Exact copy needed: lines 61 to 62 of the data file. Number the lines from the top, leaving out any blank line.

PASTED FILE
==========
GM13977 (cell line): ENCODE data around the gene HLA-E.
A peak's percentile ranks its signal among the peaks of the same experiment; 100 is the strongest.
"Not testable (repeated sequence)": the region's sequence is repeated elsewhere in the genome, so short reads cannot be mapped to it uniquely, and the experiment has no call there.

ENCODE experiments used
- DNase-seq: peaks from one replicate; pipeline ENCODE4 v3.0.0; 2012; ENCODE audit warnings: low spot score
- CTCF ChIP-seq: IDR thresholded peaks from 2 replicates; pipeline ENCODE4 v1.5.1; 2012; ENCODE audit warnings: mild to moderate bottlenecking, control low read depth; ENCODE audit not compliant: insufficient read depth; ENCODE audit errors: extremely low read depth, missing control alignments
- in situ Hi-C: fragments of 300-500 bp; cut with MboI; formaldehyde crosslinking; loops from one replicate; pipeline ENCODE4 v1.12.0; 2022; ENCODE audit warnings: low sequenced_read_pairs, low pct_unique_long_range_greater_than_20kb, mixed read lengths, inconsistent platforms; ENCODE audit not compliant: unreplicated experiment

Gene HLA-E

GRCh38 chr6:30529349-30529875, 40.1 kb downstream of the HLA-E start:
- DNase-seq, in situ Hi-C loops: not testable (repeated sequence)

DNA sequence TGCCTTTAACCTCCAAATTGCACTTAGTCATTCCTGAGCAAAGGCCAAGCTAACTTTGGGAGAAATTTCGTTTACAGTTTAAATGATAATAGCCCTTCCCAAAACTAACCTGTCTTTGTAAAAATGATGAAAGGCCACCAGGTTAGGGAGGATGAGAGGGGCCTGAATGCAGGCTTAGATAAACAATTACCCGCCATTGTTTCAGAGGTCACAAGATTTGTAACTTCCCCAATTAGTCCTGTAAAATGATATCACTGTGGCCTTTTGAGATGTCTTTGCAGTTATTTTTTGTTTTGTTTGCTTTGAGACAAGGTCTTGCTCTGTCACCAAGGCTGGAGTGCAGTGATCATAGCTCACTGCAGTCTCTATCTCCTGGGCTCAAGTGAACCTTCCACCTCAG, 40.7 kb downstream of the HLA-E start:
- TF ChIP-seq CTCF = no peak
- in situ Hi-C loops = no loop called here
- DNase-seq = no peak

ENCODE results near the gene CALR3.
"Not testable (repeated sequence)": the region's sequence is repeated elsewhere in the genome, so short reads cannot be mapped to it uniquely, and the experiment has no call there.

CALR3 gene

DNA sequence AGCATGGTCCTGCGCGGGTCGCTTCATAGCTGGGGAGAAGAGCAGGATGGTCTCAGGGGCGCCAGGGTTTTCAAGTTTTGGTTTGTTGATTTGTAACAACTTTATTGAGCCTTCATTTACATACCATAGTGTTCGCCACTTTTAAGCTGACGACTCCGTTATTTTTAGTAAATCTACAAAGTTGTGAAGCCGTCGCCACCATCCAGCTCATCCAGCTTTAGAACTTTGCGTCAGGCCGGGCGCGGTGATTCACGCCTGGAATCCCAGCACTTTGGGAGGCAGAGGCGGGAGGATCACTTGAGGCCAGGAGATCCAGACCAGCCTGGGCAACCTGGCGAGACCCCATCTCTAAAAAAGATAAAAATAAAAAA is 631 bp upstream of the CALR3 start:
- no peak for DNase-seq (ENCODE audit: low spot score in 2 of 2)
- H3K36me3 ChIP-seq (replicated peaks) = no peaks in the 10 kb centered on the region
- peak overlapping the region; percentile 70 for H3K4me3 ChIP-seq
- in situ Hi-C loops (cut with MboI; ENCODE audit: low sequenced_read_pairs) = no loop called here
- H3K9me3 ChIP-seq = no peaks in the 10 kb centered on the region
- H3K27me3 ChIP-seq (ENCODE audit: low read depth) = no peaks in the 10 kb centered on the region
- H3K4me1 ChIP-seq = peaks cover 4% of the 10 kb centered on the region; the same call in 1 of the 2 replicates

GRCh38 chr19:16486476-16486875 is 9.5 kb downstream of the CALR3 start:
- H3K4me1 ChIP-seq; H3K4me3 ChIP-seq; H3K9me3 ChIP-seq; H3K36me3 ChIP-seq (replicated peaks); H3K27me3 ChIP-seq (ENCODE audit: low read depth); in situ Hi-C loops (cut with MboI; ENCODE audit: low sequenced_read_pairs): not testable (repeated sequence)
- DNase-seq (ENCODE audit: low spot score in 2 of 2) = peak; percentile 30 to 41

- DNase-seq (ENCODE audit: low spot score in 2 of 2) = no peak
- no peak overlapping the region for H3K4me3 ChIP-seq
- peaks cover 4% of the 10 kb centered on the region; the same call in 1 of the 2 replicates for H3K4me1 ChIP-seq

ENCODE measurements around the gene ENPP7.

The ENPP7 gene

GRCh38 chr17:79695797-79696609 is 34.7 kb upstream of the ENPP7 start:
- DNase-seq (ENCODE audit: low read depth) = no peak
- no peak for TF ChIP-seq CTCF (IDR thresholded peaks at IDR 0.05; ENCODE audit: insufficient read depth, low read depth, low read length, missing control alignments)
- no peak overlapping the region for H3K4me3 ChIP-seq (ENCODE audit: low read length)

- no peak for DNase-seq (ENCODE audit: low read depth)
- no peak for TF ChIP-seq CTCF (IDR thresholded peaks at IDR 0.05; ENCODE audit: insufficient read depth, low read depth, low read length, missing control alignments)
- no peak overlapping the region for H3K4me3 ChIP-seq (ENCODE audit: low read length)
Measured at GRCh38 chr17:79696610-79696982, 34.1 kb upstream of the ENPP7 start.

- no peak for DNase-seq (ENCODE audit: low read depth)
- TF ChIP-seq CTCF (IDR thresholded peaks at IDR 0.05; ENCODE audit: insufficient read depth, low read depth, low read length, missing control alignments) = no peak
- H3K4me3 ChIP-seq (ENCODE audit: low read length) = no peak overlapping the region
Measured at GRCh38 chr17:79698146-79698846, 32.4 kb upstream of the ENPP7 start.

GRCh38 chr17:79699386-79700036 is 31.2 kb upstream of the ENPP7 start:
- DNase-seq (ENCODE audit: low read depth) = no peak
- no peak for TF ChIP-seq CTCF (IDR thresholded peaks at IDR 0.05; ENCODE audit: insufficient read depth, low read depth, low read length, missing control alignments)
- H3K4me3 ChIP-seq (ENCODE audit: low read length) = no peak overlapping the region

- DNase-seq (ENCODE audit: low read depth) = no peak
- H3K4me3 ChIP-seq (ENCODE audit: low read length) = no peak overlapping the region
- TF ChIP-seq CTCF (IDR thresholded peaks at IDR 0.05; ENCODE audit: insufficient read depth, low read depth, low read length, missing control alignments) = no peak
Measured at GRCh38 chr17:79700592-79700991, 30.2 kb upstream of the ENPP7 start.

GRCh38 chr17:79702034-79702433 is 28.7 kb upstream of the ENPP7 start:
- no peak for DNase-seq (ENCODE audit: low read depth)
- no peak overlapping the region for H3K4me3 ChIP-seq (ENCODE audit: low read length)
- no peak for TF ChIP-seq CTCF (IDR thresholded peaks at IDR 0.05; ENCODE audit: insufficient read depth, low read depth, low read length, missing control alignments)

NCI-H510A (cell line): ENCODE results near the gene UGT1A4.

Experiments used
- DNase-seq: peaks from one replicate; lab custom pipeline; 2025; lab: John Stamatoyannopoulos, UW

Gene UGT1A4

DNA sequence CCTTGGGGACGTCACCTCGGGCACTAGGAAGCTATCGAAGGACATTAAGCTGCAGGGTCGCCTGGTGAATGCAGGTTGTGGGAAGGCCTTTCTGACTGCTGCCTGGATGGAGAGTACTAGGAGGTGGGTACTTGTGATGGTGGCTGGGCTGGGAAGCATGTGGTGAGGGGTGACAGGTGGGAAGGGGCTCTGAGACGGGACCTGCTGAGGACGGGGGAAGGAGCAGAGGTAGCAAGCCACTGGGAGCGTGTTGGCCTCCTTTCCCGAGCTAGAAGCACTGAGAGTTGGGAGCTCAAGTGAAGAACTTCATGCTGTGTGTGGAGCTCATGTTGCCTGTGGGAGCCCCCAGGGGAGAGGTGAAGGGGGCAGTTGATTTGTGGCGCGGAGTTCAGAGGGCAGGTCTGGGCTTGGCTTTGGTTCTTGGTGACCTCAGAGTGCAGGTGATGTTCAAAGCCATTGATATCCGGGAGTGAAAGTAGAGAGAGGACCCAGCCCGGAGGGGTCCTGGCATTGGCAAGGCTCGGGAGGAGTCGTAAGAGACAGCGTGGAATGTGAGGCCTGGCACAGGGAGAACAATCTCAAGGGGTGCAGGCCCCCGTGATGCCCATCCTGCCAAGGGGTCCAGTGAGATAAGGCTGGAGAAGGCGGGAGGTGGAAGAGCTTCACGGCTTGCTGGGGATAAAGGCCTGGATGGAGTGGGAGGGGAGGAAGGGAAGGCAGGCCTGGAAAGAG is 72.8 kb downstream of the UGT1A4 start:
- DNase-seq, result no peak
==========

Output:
Gene UGT1A4

DNA sequence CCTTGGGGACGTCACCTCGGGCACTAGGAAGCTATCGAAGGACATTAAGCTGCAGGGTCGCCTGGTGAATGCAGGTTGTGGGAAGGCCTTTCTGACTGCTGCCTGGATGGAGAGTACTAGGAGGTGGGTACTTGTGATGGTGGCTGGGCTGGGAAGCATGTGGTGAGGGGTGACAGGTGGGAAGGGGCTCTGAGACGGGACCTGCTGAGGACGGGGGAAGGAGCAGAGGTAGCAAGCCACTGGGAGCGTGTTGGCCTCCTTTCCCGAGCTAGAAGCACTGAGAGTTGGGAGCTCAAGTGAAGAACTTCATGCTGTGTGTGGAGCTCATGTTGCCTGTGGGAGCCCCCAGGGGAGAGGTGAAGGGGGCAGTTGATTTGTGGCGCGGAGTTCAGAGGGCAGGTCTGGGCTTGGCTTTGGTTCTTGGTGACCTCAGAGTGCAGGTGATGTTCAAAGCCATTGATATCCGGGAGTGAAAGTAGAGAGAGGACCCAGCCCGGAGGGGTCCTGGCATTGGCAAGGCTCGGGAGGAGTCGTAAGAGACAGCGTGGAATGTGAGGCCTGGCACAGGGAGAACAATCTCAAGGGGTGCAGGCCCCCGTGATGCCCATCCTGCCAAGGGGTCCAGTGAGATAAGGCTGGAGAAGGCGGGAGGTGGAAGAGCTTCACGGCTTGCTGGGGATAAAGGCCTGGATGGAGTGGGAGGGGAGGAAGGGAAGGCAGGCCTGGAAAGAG is 72.8 kb downstream of the UGT1A4 start: